Starting in the late 20th century, modern streetcar proposals started rippling across municipalities in the United States. They’re touted as infrastructure carrying benefits ranging from the social to economic and the environmental. But these projects often make appearances in the news as costly, blunder-filled experiments in public policy. Cities are willing to bet big on […]

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The MTA’s Escalating Cost Crisis: Answers to Questions About the Metropolitan Transportation Authority’s Finances

Wednesday, August 9th, 2017
MTA Revenues and Subsidies

Even as the MTA’s revenues have increased over the decades, its costs to operate subways, buses, and commuter rails have outpaced these gains. Over little more than a decade, the MTA’s costs, excluding debt service, have outpaced inflation by 50%. This fundamental imbalance prevents the state from providing New Yorkers with the transit service that a growing city demands. Below are answers to some questions about the transportation authority’s finances.

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Economic Impacts of Active Transportation in Utah

Monday, August 7th, 2017
Table	8:	Job and	Income	Multiplier Adjustments	for	Active	Trans.	Facility	Construction,	Maintenance

Despite the increasing popularity of walking, biking, and running in Utah, little has been done to quantify and monetize the benefits that result from active transportation facilities and active travel. Understanding the direct and induced impacts of active transportation helps elevate active travel in funding decisions and priorities. It can help governments and non-profits plan investments in healthy community infrastructure and programs. In response to this need, the Utah Transit Authority and 11 agency collaborators initiated this study to estimate the health and economic benefits of active transportation to inform policy and planning decisions.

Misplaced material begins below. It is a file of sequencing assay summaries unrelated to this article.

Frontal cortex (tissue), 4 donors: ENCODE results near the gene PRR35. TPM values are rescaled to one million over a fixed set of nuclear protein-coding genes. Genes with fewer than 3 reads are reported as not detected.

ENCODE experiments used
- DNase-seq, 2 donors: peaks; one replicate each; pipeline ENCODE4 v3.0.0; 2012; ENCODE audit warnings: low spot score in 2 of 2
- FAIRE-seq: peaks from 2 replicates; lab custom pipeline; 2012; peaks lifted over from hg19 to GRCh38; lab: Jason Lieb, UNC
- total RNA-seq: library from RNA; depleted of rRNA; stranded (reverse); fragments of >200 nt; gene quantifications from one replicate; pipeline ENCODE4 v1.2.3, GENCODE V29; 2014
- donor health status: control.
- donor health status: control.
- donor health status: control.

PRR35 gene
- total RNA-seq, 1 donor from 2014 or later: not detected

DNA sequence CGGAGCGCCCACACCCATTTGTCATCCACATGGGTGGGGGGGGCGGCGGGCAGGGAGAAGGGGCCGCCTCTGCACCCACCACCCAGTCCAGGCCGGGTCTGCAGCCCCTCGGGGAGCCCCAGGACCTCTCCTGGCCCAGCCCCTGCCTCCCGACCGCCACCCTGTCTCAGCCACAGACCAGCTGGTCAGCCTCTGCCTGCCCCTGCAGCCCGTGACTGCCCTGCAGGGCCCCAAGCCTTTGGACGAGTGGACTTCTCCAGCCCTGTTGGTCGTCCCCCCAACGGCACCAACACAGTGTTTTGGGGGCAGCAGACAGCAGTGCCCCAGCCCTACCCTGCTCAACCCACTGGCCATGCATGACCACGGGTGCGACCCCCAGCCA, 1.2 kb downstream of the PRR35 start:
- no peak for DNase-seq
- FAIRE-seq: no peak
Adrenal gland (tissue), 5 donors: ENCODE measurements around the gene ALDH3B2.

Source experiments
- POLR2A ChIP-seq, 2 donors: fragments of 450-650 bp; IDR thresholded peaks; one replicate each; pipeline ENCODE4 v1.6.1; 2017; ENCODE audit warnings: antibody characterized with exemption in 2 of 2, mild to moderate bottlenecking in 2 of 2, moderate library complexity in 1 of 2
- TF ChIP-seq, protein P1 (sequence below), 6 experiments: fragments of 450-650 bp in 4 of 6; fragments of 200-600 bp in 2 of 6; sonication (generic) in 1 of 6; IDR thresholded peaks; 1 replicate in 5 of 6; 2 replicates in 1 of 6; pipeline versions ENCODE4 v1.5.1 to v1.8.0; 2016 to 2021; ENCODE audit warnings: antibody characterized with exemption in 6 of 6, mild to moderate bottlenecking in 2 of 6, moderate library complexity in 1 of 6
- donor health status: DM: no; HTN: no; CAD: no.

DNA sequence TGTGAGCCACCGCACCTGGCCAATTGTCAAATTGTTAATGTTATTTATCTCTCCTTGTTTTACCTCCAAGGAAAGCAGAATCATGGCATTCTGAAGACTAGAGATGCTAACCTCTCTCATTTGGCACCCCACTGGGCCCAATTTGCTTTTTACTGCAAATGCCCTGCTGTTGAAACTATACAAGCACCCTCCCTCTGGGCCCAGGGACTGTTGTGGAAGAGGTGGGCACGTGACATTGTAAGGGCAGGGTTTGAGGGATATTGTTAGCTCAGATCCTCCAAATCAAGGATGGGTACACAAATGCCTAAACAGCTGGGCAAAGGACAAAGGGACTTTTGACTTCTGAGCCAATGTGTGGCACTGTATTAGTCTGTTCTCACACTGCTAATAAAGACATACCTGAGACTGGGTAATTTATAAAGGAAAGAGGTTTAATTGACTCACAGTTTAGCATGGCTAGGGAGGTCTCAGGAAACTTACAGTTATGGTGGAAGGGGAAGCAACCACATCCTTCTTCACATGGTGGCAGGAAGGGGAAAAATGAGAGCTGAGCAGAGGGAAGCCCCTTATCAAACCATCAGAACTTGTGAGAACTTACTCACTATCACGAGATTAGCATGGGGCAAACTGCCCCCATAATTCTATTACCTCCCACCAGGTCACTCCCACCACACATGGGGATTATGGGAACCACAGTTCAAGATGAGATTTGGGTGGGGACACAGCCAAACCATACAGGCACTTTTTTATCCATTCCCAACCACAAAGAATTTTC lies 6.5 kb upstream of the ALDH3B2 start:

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Chicago’s Dearborn & Randolph Protected Intersection

Friday, July 28th, 2017
Chicago’s Dearborn & Randolph Protected Intersection

…this configuration in Chicago may be the most heavily used by not only bike riders but pedestrians as well. During the busiest times of rush hour and lunchtime, it sure gets a ton of use by plenty of people. I was lucky to grab Kyle Whitehead from the Active Transportation Alliance for 30 minutes to show me both of Chicago’s intersections. This one is at the intersection of Dearborn & Randolph which was completed near the end of 2016.

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Transit Trends Episode 11: Transportation Equity

Wednesday, July 26th, 2017
Transit Trends Episode 11: Transportation Equity

Transportation is a critical link to opportunity, connecting people to jobs, schools, affordable housing, health care, grocery stores, and more. For many Americans, mobility can make all the difference in their ability to meet basic needs, participate fully in community life, and connect and contribute to our national economy. In Episode 11 of Transit Trends, we talk with Anita Cozart, Senior Director at PolicyLink, a national research and advocacy institute that “connects the work of people on the ground to the creation of sustainable communities of opportunity that allow everyone to participate and prosper.”